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RECEPTIONIST: XYZ Corporation, can I help direct your call?

CALLER: Yes, I'd like to speak to someone in staffing/recruitment please.

RECEPTIONIST: Certainly. I'll connect you to our IT department.

CALLER: No, no, I didn't say I wanted to work in IT. I said I wanted to speak to someone in recruiting!

RECEPTIONIST: There is no one specifically in recruiting anymore. IT is now responsible for most of the recruiting functions.

CALLER: IT does your recruiting? What, aren't you guys hiring?"

RECEPTIONIST: Of course we are; we have several critical needs. But between the online resume banks, automated search engines, search agents, automated prescreening, online testing, automated routing, online requisitions and position descriptions, interactive scheduling software, and email management tools, it seemed the people in staffing and recruiting were so busy managing the tools they never got around to being hands-on recruiters involved in the actual recruiting process itself.

CALLER: Recruiters not recruiting? How could that happen?

RECEPTIONIST: Well, they thought they were recruiting. It's just that somehow they assumed that the people-end of recruiting was secondary. As a matter of fact, many of our recruiters were our worst people-persons. They were hired almost exclusively for their perceived skills as e-recruiters, not recruiters. The managers took on more and more of the person-to-person aspect of staffing, and soon the system appeared to be pumping resumes into the bin without any direct involvement of the staffing group. Then one day, after a staff meeting, the CEO said that based on the levels and topics of discussions, he could no longer tell the difference between his VP of staffing and his chief information officer. He figured he didn't need to pay for two IT departments, so we combined them. As a matter of fact, one of the people who used to be a senior technical recruiter just upgraded my PC and fixed my printer. He seemed happy in IT. Got himself a little tool belt and everything.

CALLER: Really? Well, didn't staffing and recruiting say anything at the time about their professional contribution to the process beyond the technology?

RECEPTIONIST: I think they were so busy looking into an online tool that would eliminate the need for human-to-human interaction in the interview process that they didn't notice what was going on 'til the lights went out.

CALLER: So now all your recruiting is handled by IT?

RECEPTIONIST: Most of it, except for recruiting communications, which is done by our webmaster. He already was doing marketing/communications anyway, but he always seems to be selling product, not opportunity. Negotiations are done by our finance group — if you call mailing an offer without discussions negotiations. They developed a price list like the one they did for purchasing. The concept sounded good.

CALLER: What about HR?

RECEPTIONIST: Gone. We outsourced so much of their work before all this happened that the only job they had left was managing staffing, and when that went to IT..."

CALLER: I see what you are saying. So how is it working out?

RECEPTIONIST: Well, just between you and me, it isn't. We have so many third parties involved in staffing now that our cost per hire is through the roof. The quality isn't there either, and time to fill is measured in decades.

CALLER: Well, isn't that cause for alarm!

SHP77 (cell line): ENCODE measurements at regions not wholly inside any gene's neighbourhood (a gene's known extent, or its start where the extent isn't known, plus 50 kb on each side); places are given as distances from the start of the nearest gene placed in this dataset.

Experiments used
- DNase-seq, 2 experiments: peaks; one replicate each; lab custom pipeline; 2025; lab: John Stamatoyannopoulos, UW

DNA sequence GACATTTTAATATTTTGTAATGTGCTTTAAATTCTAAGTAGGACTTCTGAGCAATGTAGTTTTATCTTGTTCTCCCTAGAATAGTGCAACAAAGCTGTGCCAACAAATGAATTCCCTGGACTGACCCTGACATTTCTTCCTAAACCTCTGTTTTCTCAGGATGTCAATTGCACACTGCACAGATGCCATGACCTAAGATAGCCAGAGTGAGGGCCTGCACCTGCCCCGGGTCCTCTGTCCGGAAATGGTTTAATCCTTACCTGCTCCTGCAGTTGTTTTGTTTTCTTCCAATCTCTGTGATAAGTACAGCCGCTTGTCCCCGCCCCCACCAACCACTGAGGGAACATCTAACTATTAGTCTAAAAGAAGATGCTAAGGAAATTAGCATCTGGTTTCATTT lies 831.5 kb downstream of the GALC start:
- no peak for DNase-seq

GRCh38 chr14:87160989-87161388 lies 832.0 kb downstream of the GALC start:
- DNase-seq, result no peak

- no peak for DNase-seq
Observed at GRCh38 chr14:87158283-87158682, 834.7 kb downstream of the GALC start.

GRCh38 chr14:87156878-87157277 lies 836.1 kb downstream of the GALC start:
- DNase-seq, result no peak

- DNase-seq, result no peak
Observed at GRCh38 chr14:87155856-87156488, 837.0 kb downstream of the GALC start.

RECEPTIONIST: Nah! Everybody has reports, charts, graphs, and spreadsheets that prove they are actually processing six times the number of resumes that used to be process by the old pre-Internet recruiting team. Somewhere along the line I guess processing resumes and recruiting got confused with each other. You know the old saying, "If it doesn't make sense, just do a PowerPoint presentation and use lots of colors, graphs and pie charts salted with and new age words, and everybody will forget the purpose in favor of the outcome."

CALLER: So despite all the automation, you still are not hiring as many people by your own efforts as you used to?

RECEPTIONIST: Well, in my opinion we have all sorts of people doing staffing, but nobody who is staffing, do you know what I mean? Ironically, in the end, neither was staffing. They were trying so hard to be e-recruiters that they became too much "e" and not enough "recruiter." The profession attracted people who wanted to manage an online processes and load upgrades. A generation of staffing that resisted the part of the process that required working with the people, internal and external. The people who needed to project themselves the most became as introverted as firmware engineers. If it wasn't software driven, they had no time for it. I guess that's why so many of them are doing so well in IT! Turns out a lot of them were closet Star Trek fans anyway.

CALLER: You certainly are knowledgeable about staffing and corporate history for a receptionist.

RECEPTIONIST: Oh, I was the director of staffing here, but there weren't enough openings in IT for everyone. But, how can I help you?

:lol: All through the time I was reading this post I was wondering "My! That's one smart receptionist"
And yes it is becoming just as described in the post these days. Most of the technical recruiting is done by team leaders and project managers these days and for resume screening and the initial contact companies are either out sourcing or they have bunch of freshers or people with some experience in recruiting doing the job description posting and initial contact and interview scheduling.
Thanks Jyoti... it was great fun reading that post.

Thats really a nice scenerio, but there are some confusions. How can IT department handle the recuriting and staffing on the base fast processing only..... Thanks
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